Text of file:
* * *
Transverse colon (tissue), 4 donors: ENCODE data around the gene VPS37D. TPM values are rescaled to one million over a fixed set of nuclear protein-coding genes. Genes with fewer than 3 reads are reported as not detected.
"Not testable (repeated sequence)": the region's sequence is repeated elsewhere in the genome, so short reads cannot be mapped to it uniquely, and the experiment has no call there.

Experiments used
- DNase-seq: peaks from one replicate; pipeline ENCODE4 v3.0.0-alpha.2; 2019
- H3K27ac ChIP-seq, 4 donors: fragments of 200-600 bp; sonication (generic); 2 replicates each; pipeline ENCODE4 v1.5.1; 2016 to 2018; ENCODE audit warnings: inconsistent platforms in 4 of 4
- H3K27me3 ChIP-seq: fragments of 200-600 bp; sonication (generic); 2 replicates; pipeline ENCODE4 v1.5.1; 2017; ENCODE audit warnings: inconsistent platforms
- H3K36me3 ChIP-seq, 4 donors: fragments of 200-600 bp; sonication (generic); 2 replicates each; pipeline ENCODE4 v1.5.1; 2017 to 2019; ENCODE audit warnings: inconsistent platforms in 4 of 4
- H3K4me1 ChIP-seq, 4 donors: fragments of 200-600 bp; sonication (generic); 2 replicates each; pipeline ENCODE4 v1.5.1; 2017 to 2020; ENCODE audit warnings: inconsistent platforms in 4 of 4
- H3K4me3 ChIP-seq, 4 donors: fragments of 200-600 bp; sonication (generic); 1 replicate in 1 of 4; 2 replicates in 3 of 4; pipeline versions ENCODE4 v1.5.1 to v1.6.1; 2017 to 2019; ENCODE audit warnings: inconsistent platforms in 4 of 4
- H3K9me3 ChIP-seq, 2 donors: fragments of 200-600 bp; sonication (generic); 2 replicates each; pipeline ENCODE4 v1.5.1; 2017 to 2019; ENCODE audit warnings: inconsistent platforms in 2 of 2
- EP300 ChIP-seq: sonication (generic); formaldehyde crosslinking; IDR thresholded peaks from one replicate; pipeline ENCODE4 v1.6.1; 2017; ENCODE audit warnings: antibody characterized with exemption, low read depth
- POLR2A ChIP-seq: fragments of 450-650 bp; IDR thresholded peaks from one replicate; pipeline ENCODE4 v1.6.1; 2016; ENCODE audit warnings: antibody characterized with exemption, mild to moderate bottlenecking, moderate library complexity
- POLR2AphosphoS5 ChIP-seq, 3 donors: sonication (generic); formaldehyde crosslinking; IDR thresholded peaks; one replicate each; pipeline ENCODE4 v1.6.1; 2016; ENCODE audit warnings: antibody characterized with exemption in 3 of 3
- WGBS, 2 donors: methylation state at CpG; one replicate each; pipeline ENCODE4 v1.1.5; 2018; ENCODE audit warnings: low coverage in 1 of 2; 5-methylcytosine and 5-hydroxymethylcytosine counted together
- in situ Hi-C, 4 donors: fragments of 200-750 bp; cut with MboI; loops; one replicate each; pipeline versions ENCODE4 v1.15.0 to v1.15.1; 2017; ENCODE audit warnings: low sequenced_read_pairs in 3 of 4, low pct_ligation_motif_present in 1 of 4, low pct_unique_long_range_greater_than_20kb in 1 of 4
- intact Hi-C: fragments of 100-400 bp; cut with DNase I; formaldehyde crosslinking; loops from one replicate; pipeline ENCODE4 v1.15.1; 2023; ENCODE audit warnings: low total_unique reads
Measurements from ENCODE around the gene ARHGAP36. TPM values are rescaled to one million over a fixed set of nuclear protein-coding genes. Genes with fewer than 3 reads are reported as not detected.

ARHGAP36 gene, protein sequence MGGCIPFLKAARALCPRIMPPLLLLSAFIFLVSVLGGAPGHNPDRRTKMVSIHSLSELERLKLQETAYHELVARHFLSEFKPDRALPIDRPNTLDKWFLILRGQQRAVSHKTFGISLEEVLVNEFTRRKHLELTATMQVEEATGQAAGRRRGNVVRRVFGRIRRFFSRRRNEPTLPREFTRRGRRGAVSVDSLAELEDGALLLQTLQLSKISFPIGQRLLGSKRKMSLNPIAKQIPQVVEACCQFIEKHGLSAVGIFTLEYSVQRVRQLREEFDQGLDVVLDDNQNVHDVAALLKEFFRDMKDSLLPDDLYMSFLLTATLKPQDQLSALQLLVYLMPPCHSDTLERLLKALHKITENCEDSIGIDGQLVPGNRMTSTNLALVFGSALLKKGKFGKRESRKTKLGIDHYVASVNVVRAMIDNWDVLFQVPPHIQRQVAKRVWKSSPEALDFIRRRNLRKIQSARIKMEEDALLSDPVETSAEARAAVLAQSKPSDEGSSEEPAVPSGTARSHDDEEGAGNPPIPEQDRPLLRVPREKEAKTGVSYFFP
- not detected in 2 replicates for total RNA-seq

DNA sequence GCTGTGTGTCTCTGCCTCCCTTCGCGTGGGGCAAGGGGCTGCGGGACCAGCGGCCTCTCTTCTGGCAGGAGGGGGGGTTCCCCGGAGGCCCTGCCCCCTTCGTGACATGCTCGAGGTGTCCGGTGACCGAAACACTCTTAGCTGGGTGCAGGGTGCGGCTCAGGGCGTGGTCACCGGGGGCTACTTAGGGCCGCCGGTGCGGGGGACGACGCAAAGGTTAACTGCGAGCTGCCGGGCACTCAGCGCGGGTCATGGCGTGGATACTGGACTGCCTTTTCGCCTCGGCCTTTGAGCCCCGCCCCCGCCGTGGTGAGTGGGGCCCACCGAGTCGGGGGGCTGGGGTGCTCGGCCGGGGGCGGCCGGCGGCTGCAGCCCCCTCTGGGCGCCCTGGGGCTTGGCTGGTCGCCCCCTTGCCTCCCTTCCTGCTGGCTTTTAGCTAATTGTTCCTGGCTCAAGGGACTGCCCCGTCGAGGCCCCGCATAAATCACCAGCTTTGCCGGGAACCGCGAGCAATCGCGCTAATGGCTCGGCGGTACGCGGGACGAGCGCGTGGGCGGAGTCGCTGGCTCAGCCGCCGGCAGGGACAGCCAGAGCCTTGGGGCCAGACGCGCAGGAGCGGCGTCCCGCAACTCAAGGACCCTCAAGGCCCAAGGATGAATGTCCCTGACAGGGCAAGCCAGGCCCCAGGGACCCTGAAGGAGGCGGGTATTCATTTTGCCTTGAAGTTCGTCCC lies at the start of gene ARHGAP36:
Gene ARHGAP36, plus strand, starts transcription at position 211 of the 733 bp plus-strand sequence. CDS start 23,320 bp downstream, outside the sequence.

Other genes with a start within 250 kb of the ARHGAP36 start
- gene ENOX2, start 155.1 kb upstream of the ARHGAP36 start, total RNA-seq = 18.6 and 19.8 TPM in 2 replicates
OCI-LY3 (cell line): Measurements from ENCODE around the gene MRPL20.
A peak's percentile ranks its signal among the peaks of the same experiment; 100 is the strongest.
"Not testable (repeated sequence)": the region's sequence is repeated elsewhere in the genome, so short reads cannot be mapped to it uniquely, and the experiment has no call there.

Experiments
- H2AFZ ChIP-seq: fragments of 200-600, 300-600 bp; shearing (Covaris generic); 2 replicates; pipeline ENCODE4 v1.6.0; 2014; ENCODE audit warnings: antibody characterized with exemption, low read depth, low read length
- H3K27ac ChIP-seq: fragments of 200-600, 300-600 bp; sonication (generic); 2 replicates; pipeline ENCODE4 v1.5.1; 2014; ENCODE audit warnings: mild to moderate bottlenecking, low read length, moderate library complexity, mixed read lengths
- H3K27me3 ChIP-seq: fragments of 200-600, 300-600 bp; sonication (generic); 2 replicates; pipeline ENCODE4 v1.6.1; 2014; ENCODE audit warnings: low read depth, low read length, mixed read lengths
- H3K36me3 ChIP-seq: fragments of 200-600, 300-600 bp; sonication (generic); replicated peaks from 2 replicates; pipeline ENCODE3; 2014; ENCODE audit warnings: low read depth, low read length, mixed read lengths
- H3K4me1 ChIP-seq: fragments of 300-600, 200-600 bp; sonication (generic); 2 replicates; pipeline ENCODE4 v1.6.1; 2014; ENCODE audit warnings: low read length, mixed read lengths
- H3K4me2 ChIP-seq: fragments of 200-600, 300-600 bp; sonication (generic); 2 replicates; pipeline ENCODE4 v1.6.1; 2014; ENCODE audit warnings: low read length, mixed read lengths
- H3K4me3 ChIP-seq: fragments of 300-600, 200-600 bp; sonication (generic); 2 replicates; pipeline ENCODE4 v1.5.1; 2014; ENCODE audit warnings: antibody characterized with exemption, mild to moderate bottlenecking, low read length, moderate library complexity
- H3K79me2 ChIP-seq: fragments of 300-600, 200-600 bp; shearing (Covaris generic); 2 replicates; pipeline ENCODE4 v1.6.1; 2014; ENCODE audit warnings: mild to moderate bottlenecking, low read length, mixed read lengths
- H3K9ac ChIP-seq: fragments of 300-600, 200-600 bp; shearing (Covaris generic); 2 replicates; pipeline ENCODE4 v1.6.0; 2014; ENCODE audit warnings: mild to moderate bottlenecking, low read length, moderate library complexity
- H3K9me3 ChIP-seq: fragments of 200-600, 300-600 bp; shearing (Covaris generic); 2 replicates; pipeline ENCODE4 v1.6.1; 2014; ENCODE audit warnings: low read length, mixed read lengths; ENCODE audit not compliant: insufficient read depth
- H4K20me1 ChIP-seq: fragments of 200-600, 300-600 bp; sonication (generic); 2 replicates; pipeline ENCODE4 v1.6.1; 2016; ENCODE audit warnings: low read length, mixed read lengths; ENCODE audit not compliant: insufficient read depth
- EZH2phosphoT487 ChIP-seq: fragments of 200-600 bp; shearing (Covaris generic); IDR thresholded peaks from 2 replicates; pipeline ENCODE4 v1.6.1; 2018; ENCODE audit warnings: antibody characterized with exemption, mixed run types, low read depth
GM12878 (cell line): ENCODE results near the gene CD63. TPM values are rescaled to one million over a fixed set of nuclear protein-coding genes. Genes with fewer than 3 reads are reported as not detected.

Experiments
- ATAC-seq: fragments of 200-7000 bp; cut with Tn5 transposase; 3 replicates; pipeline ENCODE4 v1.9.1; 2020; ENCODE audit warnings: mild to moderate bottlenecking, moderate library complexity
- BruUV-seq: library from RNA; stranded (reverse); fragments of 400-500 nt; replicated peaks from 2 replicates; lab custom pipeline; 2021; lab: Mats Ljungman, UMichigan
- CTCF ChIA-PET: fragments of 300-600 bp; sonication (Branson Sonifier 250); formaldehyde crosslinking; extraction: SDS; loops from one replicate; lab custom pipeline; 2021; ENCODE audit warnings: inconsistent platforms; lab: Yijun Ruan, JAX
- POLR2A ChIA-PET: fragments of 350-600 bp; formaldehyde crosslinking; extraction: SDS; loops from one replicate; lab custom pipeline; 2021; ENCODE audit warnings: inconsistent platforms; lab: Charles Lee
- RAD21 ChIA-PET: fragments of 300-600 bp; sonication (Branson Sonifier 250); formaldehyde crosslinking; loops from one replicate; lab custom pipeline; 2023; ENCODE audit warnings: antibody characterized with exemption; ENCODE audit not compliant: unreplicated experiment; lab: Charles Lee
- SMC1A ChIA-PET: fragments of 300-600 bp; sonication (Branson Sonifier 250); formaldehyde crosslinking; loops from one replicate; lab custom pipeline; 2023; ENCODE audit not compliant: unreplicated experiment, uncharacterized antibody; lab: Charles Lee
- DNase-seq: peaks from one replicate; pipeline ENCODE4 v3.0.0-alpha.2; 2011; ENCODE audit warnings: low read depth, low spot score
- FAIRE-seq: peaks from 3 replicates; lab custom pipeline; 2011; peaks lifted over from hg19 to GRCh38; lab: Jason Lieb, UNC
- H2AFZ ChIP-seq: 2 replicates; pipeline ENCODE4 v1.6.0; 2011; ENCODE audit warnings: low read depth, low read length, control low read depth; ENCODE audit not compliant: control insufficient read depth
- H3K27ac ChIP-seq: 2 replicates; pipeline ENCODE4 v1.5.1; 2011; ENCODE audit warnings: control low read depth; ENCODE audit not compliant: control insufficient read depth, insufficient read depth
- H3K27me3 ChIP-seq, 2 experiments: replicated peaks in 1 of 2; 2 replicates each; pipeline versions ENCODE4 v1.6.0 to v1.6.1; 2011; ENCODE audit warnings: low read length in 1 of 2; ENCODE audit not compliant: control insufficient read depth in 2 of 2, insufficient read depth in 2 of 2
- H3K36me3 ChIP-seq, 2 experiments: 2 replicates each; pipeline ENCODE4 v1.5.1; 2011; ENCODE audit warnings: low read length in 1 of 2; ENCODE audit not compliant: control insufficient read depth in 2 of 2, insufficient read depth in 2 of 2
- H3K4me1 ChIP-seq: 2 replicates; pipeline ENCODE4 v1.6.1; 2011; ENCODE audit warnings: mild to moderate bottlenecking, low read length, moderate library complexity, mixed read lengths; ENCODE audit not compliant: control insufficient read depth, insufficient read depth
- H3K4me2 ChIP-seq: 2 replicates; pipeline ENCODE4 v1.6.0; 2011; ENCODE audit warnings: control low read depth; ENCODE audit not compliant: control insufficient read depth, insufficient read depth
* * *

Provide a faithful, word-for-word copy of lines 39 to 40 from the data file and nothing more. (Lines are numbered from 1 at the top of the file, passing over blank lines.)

- EZH2phosphoT487 ChIP-seq: fragments of 200-600 bp; shearing (Covaris generic); IDR thresholded peaks from 2 replicates; pipeline ENCODE4 v1.6.1; 2018; ENCODE audit warnings: antibody characterized with exemption, mixed run types, low read depth
GM12878 (cell line): ENCODE results near the gene CD63. TPM values are rescaled to one million over a fixed set of nuclear protein-coding genes. Genes with fewer than 3 reads are reported as not detected.